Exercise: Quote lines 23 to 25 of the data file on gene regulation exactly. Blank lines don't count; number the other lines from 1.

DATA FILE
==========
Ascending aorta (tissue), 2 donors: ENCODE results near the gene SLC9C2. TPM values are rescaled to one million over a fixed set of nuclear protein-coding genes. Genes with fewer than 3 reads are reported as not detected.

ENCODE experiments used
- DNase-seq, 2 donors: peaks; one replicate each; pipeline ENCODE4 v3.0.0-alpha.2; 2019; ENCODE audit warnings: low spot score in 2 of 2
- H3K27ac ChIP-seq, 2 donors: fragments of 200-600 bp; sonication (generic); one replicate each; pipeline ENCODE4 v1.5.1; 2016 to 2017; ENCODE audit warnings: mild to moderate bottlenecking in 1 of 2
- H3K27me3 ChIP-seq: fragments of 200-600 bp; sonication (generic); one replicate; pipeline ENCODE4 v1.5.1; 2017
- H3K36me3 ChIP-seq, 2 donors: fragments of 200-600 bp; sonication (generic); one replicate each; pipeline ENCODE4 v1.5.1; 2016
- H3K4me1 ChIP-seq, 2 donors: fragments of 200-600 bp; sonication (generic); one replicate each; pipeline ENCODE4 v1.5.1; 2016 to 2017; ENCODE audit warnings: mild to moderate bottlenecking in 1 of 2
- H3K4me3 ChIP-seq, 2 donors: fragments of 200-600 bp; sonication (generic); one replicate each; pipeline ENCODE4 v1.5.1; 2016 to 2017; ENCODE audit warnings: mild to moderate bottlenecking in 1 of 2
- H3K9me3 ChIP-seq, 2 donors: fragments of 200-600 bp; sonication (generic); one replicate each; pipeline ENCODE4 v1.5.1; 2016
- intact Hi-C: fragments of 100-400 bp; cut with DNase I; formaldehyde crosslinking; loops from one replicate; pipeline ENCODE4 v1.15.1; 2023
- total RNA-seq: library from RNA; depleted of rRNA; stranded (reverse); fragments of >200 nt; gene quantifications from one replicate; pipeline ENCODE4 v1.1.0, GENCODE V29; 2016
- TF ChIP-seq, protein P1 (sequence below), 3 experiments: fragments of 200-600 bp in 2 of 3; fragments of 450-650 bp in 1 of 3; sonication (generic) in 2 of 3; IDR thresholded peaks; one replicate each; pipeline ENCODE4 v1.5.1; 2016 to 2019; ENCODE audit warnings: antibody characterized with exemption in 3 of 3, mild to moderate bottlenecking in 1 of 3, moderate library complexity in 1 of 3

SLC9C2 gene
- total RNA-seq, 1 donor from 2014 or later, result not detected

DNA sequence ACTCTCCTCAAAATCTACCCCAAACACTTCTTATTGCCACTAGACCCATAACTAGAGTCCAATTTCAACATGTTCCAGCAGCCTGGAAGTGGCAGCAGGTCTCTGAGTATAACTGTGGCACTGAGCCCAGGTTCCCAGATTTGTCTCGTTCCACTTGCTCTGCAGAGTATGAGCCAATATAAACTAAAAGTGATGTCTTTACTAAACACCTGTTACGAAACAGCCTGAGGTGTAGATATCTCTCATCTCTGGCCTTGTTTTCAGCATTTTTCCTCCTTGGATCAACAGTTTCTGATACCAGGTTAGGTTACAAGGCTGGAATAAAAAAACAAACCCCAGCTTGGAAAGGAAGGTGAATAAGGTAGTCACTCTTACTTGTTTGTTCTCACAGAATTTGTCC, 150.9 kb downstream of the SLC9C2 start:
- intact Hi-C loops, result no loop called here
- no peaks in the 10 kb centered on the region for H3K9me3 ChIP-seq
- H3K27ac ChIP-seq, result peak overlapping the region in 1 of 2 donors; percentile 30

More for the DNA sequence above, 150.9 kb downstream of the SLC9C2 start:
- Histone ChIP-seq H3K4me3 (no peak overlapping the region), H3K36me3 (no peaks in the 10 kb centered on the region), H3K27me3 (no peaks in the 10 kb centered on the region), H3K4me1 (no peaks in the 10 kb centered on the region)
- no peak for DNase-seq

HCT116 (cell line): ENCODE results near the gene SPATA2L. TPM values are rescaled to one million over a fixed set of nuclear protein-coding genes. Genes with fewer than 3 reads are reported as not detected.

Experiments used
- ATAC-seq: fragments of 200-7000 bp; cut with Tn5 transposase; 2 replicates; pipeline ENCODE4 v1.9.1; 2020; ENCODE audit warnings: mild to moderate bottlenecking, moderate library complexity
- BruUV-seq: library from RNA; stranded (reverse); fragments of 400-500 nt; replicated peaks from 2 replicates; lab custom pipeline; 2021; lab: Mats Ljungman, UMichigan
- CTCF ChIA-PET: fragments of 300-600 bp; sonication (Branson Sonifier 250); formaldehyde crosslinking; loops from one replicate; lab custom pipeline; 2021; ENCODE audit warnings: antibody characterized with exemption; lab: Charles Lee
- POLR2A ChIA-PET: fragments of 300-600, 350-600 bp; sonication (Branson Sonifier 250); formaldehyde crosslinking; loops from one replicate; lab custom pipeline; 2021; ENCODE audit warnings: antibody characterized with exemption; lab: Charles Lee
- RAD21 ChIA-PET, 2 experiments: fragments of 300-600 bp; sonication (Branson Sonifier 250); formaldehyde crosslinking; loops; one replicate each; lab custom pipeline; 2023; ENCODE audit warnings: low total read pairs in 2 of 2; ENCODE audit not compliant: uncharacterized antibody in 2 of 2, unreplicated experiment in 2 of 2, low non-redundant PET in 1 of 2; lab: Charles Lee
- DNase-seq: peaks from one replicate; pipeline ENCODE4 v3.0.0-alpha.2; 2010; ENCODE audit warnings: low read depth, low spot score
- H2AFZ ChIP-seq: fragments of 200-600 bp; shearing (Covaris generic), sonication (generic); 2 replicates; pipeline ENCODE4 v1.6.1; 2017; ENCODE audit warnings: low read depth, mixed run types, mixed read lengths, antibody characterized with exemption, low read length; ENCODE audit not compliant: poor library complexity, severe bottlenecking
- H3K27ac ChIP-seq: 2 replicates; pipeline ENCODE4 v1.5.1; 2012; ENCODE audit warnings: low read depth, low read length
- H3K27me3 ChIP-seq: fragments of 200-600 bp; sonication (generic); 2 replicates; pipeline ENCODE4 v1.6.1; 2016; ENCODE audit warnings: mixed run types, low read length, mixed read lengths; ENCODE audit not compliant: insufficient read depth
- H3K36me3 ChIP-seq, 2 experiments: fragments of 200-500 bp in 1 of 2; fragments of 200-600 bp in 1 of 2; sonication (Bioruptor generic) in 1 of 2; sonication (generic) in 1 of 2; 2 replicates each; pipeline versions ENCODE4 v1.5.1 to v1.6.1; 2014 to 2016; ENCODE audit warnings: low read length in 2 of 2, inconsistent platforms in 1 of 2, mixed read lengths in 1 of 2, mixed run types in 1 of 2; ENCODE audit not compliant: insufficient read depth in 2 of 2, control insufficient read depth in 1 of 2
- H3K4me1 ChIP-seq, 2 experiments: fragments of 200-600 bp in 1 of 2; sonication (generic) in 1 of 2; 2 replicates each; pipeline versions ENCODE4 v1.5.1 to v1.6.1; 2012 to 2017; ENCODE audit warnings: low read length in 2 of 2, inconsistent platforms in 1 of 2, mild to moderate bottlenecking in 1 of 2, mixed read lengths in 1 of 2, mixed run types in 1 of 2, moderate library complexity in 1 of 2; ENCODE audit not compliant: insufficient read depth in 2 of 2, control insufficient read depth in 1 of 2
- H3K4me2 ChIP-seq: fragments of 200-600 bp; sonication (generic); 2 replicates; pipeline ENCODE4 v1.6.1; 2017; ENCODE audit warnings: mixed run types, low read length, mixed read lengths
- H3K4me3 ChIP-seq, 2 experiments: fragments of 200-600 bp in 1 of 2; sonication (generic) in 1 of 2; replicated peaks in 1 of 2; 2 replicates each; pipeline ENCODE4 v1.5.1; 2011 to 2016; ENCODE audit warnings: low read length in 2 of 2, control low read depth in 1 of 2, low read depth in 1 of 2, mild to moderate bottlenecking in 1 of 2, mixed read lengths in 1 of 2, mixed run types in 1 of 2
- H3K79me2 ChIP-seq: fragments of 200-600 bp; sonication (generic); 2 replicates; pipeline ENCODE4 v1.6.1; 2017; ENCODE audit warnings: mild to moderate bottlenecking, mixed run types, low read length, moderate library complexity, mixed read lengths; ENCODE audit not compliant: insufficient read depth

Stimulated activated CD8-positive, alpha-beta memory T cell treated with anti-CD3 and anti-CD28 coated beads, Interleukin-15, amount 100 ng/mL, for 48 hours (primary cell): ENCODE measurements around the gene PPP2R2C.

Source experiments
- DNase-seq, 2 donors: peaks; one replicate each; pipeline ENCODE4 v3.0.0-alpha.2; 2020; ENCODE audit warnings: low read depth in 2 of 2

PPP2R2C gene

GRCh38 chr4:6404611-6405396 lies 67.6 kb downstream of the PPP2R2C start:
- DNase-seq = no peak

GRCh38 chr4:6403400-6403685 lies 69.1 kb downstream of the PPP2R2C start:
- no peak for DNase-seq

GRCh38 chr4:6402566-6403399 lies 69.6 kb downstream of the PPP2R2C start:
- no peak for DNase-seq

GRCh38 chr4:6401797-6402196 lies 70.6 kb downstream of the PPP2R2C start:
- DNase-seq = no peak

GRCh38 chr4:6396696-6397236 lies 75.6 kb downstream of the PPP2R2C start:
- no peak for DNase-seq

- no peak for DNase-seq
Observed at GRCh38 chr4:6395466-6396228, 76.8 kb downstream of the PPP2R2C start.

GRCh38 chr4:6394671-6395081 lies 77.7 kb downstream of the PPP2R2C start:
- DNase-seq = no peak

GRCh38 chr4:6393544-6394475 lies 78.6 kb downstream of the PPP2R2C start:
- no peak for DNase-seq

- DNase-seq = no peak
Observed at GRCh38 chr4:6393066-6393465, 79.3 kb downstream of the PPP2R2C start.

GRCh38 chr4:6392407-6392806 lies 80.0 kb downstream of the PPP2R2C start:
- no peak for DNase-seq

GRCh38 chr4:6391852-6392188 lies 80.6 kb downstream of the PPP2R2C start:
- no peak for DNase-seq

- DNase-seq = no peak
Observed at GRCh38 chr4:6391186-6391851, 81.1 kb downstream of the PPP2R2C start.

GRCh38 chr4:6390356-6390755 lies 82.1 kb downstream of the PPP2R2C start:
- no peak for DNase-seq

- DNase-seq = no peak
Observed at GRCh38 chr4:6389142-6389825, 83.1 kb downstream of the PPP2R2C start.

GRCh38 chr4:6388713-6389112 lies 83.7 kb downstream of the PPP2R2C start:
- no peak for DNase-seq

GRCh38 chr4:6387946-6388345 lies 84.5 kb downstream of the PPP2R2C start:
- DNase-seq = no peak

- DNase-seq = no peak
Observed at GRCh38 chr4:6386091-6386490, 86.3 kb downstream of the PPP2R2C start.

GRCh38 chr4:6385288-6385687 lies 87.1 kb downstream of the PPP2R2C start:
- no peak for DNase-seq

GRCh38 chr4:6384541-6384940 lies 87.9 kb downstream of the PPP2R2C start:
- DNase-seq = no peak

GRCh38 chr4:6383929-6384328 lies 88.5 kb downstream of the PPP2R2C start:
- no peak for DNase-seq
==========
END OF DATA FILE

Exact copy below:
Experiments used
- ATAC-seq: fragments of 200-7000 bp; cut with Tn5 transposase; 2 replicates; pipeline ENCODE4 v1.9.1; 2020; ENCODE audit warnings: mild to moderate bottlenecking, moderate library complexity
- BruUV-seq: library from RNA; stranded (reverse); fragments of 400-500 nt; replicated peaks from 2 replicates; lab custom pipeline; 2021; lab: Mats Ljungman, UMichigan